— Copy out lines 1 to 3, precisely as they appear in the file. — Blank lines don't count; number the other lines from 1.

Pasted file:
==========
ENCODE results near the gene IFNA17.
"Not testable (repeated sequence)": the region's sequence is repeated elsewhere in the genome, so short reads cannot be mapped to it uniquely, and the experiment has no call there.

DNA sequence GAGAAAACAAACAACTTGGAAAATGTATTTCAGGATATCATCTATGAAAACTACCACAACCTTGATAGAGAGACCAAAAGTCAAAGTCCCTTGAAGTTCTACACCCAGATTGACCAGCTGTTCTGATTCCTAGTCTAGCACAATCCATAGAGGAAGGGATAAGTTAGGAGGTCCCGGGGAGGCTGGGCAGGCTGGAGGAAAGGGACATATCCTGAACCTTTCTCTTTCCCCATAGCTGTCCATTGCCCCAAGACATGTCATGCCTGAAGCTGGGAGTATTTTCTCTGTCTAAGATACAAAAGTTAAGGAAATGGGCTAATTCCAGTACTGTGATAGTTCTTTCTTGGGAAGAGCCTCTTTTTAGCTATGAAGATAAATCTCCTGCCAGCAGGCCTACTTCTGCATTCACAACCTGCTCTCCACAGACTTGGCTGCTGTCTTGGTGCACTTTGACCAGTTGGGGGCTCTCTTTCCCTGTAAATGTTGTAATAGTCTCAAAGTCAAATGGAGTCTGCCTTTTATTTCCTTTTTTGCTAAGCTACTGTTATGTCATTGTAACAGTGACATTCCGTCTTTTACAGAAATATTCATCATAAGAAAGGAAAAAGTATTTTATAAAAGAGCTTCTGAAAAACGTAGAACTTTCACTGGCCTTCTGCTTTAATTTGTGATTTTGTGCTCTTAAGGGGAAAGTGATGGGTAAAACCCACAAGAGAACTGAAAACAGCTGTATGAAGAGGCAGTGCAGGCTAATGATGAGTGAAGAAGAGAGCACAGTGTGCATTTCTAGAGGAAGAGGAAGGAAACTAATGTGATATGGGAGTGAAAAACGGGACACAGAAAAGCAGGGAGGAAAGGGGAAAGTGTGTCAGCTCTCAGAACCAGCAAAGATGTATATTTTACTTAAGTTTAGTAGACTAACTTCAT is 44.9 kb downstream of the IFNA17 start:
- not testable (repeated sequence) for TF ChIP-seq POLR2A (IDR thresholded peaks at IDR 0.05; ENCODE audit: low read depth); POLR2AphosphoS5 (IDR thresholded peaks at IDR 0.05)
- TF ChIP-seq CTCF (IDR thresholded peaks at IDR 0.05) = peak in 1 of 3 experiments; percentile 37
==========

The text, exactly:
ENCODE results near the gene IFNA17.
"Not testable (repeated sequence)": the region's sequence is repeated elsewhere in the genome, so short reads cannot be mapped to it uniquely, and the experiment has no call there.

DNA sequence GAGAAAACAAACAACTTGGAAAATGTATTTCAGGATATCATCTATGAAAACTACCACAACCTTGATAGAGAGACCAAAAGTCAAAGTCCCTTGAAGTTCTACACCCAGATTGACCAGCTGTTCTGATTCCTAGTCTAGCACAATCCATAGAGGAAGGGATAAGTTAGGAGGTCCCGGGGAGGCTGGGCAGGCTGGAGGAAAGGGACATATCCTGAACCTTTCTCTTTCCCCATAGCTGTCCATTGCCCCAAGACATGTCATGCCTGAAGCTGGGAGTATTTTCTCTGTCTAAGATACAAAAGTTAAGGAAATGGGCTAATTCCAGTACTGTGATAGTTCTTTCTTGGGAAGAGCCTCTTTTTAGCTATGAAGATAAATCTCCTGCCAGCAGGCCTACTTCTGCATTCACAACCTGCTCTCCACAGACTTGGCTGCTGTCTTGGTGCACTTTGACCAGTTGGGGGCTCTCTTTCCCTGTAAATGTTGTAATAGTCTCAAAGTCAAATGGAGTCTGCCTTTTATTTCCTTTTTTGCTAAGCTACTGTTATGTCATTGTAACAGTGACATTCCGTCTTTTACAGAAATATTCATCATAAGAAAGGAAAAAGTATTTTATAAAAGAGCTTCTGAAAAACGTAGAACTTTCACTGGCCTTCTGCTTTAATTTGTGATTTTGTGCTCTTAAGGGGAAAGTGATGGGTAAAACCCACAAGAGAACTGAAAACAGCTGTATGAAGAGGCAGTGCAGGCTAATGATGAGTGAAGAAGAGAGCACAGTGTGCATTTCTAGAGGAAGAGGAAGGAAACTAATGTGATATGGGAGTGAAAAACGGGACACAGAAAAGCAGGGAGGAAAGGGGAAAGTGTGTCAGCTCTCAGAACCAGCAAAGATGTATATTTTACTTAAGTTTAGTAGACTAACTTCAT is 44.9 kb downstream of the IFNA17 start: